So Long My Friends - Why I’m Saying Goodbye To Facebook And Why That’s Really No Big Deal

There was a time when I truly loved Facebook. I once thought about it as this huge global network where I could socialize with creative, inspiring people around the world.…
So Long My Friends

Why I’m Saying Goodbye To Facebook And Why That’s Really No Big Deal

There was a time when I truly loved Facebook. I once thought about it as this huge global network where I could socialize with creative, inspiring people around the world. I felt more international just by signing up. This must be the gateway to a new universe where everything great happens. That’s what I thought at least. And it was awesome. For the first couple of years.

I got connected with bloggers from all the over the place, with models and artists and musicians. And not only did they share their work and their songs and their photos but also their feelings, their true feelings. Because it still was this kind of intimate network where only a few people were in those circles. No one was judging you, we were just friends.

Fast forwarding to 2016. Most of my contacts started to delete their first posts and images and videos a few years back when they realized that Facebook became their portfolio, their business network, their potential client portal. It wasn’t about true feelings or sad thoughts or real decisions anymore. The new Facebook combined great success, perfect portraits, and flawless lives.

And, much worse, they started to become smart life changers. Instead of personal status updates, my news feed got flooded with precocious articles about politics, ethics and health. Posts about how refugees can boost economies. Posts about how animals are suffering in East-European countries. Posts about why detoxification with vegetables, fruits and juices is the next big thing.

The problem was not that these people were wrong. Quite the opposite. The problem was that these people were totally right. I started to delete friends who were posting racist, sexist or just stupid stuff a long time ago, along with those who were inviting me to their dumb Farmville games. All the people who were still in my friend list after that must be the best people in the world, right?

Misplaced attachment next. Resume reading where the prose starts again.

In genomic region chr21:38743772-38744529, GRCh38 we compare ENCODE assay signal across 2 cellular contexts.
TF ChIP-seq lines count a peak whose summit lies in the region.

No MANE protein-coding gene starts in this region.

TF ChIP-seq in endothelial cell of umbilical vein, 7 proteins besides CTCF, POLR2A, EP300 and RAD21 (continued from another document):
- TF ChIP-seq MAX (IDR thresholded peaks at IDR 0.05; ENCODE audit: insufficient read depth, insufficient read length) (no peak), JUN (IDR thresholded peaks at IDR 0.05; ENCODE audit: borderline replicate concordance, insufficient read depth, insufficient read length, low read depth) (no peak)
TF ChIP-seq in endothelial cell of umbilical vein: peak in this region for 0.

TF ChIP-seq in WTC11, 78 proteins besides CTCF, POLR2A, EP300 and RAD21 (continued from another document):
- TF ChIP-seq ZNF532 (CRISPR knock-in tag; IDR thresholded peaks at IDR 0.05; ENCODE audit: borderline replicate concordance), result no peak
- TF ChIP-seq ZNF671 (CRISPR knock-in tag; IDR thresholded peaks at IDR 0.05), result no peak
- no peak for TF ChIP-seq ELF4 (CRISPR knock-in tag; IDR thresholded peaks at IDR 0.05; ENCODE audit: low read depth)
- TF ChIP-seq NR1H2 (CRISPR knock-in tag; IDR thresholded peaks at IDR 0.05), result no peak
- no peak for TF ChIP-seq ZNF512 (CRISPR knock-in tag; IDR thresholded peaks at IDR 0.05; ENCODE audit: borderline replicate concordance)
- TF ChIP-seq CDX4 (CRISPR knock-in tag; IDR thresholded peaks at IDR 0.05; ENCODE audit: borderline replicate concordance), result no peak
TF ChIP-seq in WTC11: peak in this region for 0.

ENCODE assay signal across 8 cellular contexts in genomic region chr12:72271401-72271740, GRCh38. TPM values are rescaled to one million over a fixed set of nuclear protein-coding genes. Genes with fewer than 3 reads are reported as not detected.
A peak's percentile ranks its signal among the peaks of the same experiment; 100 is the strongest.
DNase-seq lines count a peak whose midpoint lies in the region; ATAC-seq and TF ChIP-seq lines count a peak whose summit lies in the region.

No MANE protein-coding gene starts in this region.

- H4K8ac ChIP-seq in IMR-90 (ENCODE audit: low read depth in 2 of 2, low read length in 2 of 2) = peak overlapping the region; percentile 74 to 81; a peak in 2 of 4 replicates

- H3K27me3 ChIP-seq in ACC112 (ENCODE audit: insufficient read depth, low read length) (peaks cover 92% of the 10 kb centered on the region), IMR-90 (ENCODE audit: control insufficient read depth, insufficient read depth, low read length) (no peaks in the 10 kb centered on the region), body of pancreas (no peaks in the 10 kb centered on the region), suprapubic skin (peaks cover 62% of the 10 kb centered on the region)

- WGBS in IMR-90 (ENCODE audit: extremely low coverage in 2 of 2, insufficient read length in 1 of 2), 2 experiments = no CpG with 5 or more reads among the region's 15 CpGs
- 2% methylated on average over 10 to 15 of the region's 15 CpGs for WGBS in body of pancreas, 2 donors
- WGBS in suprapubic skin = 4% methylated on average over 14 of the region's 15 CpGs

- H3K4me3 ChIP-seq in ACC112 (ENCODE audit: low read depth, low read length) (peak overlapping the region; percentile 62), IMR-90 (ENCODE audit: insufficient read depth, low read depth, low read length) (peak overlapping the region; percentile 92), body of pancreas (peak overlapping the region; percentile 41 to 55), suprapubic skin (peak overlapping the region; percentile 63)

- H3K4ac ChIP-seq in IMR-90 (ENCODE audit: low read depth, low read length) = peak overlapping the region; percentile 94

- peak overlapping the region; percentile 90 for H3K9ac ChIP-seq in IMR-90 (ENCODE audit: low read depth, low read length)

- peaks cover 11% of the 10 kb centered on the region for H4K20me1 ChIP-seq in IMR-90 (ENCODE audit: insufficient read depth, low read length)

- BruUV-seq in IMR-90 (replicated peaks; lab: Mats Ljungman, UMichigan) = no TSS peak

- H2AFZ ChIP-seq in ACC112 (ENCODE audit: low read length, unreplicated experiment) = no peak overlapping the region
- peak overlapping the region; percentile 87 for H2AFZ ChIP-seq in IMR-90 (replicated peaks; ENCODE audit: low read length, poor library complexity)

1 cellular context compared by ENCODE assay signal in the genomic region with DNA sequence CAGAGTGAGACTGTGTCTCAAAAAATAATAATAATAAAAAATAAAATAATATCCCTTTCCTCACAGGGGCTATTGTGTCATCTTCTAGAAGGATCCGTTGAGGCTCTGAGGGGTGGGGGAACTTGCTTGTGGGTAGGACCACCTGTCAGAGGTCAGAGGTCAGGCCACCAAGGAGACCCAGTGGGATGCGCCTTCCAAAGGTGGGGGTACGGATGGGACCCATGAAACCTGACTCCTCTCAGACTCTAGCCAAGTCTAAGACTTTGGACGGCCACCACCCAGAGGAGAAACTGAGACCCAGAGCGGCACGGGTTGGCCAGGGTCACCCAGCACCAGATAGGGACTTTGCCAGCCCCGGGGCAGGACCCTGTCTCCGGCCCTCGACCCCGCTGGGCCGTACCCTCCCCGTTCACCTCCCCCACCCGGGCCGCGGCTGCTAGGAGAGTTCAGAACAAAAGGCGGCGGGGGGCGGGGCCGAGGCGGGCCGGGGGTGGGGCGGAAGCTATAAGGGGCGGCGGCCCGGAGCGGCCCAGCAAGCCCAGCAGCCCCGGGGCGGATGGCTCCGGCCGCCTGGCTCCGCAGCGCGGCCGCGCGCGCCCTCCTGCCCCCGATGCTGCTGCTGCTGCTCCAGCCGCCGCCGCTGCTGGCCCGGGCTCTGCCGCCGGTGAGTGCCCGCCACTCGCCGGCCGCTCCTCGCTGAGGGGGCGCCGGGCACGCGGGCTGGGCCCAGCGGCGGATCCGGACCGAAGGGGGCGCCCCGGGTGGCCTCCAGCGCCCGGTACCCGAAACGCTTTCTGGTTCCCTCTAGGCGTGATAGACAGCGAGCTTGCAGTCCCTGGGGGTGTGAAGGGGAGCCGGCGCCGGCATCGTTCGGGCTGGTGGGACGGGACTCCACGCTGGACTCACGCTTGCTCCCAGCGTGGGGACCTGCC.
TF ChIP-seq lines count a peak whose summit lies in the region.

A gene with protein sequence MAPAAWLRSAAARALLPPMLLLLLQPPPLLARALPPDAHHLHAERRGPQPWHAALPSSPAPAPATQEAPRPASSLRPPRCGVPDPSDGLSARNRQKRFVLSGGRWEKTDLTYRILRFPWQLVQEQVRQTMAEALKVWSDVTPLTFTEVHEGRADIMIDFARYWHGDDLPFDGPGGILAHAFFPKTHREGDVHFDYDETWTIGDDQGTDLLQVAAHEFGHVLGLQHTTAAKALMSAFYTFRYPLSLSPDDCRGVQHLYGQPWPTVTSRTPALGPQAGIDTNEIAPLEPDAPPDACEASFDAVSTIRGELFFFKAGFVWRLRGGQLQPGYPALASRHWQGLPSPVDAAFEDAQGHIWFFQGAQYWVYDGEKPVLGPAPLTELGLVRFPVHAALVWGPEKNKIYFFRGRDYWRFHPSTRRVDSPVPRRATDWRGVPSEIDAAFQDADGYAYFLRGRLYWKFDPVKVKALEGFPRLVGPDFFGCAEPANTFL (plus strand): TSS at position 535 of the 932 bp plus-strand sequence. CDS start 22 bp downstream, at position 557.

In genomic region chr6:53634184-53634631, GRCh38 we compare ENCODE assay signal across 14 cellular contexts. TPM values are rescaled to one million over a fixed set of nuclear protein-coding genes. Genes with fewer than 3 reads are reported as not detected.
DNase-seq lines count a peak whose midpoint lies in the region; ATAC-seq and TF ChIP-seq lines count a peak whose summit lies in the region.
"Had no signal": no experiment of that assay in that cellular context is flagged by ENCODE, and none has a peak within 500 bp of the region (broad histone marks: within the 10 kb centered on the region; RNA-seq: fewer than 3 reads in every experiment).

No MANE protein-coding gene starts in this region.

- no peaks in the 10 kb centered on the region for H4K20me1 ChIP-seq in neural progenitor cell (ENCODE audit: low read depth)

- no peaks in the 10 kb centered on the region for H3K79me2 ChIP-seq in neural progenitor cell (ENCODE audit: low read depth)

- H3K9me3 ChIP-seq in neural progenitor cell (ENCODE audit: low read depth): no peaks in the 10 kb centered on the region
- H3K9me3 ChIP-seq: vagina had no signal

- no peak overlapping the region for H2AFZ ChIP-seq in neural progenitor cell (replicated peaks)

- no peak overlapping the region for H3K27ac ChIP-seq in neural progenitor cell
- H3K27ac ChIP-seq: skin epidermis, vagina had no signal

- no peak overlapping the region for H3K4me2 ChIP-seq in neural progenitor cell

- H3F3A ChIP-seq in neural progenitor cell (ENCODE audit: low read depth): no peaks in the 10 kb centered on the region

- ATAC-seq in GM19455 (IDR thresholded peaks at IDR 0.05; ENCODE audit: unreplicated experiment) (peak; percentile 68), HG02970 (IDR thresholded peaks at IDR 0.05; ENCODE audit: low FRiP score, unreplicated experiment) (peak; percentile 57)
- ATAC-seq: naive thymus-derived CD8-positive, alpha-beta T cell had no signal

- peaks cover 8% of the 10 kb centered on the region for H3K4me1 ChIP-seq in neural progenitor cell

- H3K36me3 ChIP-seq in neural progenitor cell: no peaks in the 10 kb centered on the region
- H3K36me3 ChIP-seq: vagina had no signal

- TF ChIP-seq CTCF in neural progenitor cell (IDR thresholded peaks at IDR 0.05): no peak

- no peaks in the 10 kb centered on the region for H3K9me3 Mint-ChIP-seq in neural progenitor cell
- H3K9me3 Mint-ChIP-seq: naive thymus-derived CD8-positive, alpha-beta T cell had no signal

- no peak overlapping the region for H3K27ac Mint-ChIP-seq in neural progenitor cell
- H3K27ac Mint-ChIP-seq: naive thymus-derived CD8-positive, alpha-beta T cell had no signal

My current news feed is full of people trying to convince me that refugees can boost economies, animals are suffering in East-European countries and detoxification with vegetables, fruits and juices is the next big thing. Okay, cool, yeah, you’re right. I like these posts because I agree on that and I support what you’re saying. You’re a good person!

On the next day, my news feed is full of people trying to convince me that refugees can boost economies, animals are suffering in East-European countries and detoxification with vegetables, fruits and juices is the next big thing. Okay… cool… yeah… you’re… right. Okay, I like these posts. Because… I agree on that. And I support what you’re saying. You’re a good person! I guess…

On the next day, my news feed is full of people trying to convince me that refugees can boost economies, animals are suffering in East-European countries and detoxification with vegetables, fruits and juices is the next big thing. Wow, I didn’t know that… Okay, yeah, I did. But you’re still right. And I still like these posts. Because I still agree on them. And I support what you’re saying. Still.

On the next day, my news feed is full of people trying to convince me that refugees can boost economies, animals are suffering in East-European countries and detoxification with vegetables, fruits and juices is the next big thing. I begin to scroll by these things. I liked enough of them. They know that I have the same opinion, right? They won’t get mad if I decide to not like these posts because I liked all the other posts, right? They know I share their views and they are my friends and we are good people, right? Right.

On the next day, my news feed is full of people trying to convince me that refugees can boost economies, animals are suffering in East-European countries and detoxification with vegetables, fruits and juices is the next big thing. Okay, fuck you, stop posting that shit, I know it, you know it, who the fuck are you trying to convince here, your friend list is full of people who think like you!

On the next day, my news feed is full of people trying to convince me that refugees can boost economies, animals are suffering in East-European countries and detoxification with vegetables, fruits and juices is the next big thing. I not only want to delete you as friends, but I’m starting to hate you, I want to kill you and your family and your dog and everyone you’ve ever met!